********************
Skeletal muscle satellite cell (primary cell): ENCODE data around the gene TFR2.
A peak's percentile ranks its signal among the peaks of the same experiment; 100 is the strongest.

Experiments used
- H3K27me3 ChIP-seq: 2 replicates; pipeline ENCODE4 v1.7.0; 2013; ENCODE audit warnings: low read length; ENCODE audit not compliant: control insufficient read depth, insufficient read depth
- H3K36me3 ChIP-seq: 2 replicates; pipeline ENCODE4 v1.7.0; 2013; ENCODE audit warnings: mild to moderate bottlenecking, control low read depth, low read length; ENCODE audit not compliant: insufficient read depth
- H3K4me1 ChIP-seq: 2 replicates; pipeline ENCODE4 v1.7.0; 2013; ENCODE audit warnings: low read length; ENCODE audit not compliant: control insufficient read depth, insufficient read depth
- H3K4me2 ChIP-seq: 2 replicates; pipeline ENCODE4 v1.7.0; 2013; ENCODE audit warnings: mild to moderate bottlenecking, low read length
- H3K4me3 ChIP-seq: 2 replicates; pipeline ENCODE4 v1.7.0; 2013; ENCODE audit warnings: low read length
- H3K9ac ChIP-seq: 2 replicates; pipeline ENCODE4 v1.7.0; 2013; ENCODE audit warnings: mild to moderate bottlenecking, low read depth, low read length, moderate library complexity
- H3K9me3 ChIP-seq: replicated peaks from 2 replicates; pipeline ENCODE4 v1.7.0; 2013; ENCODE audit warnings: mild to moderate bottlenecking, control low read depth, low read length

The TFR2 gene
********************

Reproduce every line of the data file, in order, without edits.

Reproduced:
Skeletal muscle satellite cell (primary cell): ENCODE data around the gene TFR2.
A peak's percentile ranks its signal among the peaks of the same experiment; 100 is the strongest.

Experiments used
- H3K27me3 ChIP-seq: 2 replicates; pipeline ENCODE4 v1.7.0; 2013; ENCODE audit warnings: low read length; ENCODE audit not compliant: control insufficient read depth, insufficient read depth
- H3K36me3 ChIP-seq: 2 replicates; pipeline ENCODE4 v1.7.0; 2013; ENCODE audit warnings: mild to moderate bottlenecking, control low read depth, low read length; ENCODE audit not compliant: insufficient read depth
- H3K4me1 ChIP-seq: 2 replicates; pipeline ENCODE4 v1.7.0; 2013; ENCODE audit warnings: low read length; ENCODE audit not compliant: control insufficient read depth, insufficient read depth
- H3K4me2 ChIP-seq: 2 replicates; pipeline ENCODE4 v1.7.0; 2013; ENCODE audit warnings: mild to moderate bottlenecking, low read length
- H3K4me3 ChIP-seq: 2 replicates; pipeline ENCODE4 v1.7.0; 2013; ENCODE audit warnings: low read length
- H3K9ac ChIP-seq: 2 replicates; pipeline ENCODE4 v1.7.0; 2013; ENCODE audit warnings: mild to moderate bottlenecking, low read depth, low read length, moderate library complexity
- H3K9me3 ChIP-seq: replicated peaks from 2 replicates; pipeline ENCODE4 v1.7.0; 2013; ENCODE audit warnings: mild to moderate bottlenecking, control low read depth, low read length

The TFR2 gene